Tos-keys

A vintage 1980s Tosco crash cymbal turned into a keyboard sound............

The story

This keyboard sound, that is reminiscent of both a Fender Rhodes and an analog synth, was created by doing sound design experiments using destructive EQing.

I created the original sample by striking a vintage 1980s Tosco crash cymbal with a mallet, recording the strike with a close mic (dynamic, Shure SM57) and a matched pair of stereo room mics (condenser, RØDE M5). My favourite sample was then duplicated and destructively EQed to give the two main Clean sounds: Some of the mid-frequencies of the sample are used for the main keyboard sound (E1 to C7, marked blue on the keyboard), while some of the low-frequencies of the sample are used for the keyboard-bass/bass drum sound (A-1 to D#1, marked violet on the keyboard).

The Drive group of samples was created by re-amping the Clean sounds (once per stereo channel) through a Fulltone OCD pedal running into an overdriven Fender Blues Jr. tube amp and a Markbass Mini CMD 151P bass amp (for the low notes).

Here’s to experimentation!

Features (Kontakt):

– Drive control (and/or the Drive signal can be added to the Clean signal using CC1).
– Tremolo on/off button and Rate control (or the Rate can be controlled using CC21). WARNING!: If clicking occurs while using the Tremolo, please adjust/optimize your Kontakt settings.
– Volume mapped to CC11.
– Reverb control (also in the DS version).

Note for the Kontakt version: The mapped midi CC assignments can be removed, if needed. The CC11 modulator can be removed by pressing on the wrench icon (to go under the hood), going to the “Mod” tab, selecting the modulator that reads “midi CC, 11”, then right clicking on the selected modulator to open the “Delete” dialogue box, before clicking “Delete”. This process can be repeated to remove the CC1 modulator. While under the hood, the other CC assignment can be removed by right clicking the corresponding effect parameter (Phasis, “Rate”) and selecting “Remove MIDI Automation”.

Note for the Decent Sampler (DS) version: The Clean and Drive signals can be blended and muted using the corresponding volume knobs, which can also be midi-mapped.

The first demo of mine that features this instrument (and four others that I have created) is called “Wood, Metal, and Mane” and can be heard on the Cymbal Atmos instrument page.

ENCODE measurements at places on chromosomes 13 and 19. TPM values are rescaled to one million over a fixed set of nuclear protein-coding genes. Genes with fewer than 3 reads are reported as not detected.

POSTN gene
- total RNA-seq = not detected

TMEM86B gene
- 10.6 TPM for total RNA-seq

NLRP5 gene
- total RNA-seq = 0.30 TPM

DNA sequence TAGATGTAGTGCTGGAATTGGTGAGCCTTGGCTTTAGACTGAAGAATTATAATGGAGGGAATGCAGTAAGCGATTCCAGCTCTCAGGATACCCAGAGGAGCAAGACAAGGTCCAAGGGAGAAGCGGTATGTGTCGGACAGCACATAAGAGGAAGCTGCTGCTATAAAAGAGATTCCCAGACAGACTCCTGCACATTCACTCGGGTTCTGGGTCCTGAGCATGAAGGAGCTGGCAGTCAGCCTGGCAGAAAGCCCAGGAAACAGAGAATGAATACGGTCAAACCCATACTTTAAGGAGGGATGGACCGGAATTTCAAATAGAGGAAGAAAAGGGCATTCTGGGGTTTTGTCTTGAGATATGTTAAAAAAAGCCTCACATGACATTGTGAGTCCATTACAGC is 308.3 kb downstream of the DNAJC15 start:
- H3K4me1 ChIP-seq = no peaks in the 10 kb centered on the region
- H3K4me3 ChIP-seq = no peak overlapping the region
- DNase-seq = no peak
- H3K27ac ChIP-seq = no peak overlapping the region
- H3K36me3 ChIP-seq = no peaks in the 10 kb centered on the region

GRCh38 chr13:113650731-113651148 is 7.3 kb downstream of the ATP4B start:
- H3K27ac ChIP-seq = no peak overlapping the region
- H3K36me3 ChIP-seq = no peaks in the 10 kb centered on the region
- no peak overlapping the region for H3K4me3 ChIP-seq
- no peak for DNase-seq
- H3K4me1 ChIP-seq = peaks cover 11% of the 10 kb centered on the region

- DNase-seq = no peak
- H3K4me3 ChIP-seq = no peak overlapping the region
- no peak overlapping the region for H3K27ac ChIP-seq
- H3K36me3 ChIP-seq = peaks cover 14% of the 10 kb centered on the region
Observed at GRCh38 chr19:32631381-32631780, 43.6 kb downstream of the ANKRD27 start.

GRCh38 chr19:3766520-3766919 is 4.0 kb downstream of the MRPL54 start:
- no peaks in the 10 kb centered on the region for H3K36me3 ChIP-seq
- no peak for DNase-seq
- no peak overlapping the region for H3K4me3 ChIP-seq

Interface

Reviews for Tos-keys

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Leave a review to let others know what you thought of the instrument!

  • Tender and soft pad, nice to add to the collection!

    Another tender and beautiful pad! It is easy to use, and the sound is beautiful.

    Asuka Amane20 October 2021
  • Instant childhood vibes

    Splashing shhhhh and rock n' roll is what a naive me would have expected, but it turned out the opposite. Instead, it reminds me of the toy boxes that play those simple melodies. But it has a different kind of flavor, it's softer and richer like a nice yellow sofa next to squeaky wooden dining chairs. Fantastic job, thanks!

    Ef Nerva14 October 2021
  • It dares to be different

    A strange one this one. I go to a lot of weird and wonderful places with the music that I write. I can see me using this somewhere. I have a few ideas in mind already. Used in the right place this could be really effective.

    Ray19 October 2021
  • Duality of sound...

    From the gentle, bell-like pings to harsh and driving tones, this instrument is extremely versatile. The clean signal has soft pings whereas the drive control gives the sound more grit, distortion, and angst. Fantastic job on this one. It's amazing how you were able to get such a variety of sounds from something as simple as a cymbal.

    Christopher13 October 2021
  • Some interesting tones, but a bit limited

    The clean tone sounds similar to a celeste and reminds me of something I'd hear on n64 era Zelda soundtracks. Very clean and soothing, but a bit basic. The drive tone sounds like a pitched-up 808. It changes in tone at F2 and D1, although D1 is much more sudden and drastic.

    VaporGabe12 October 2021
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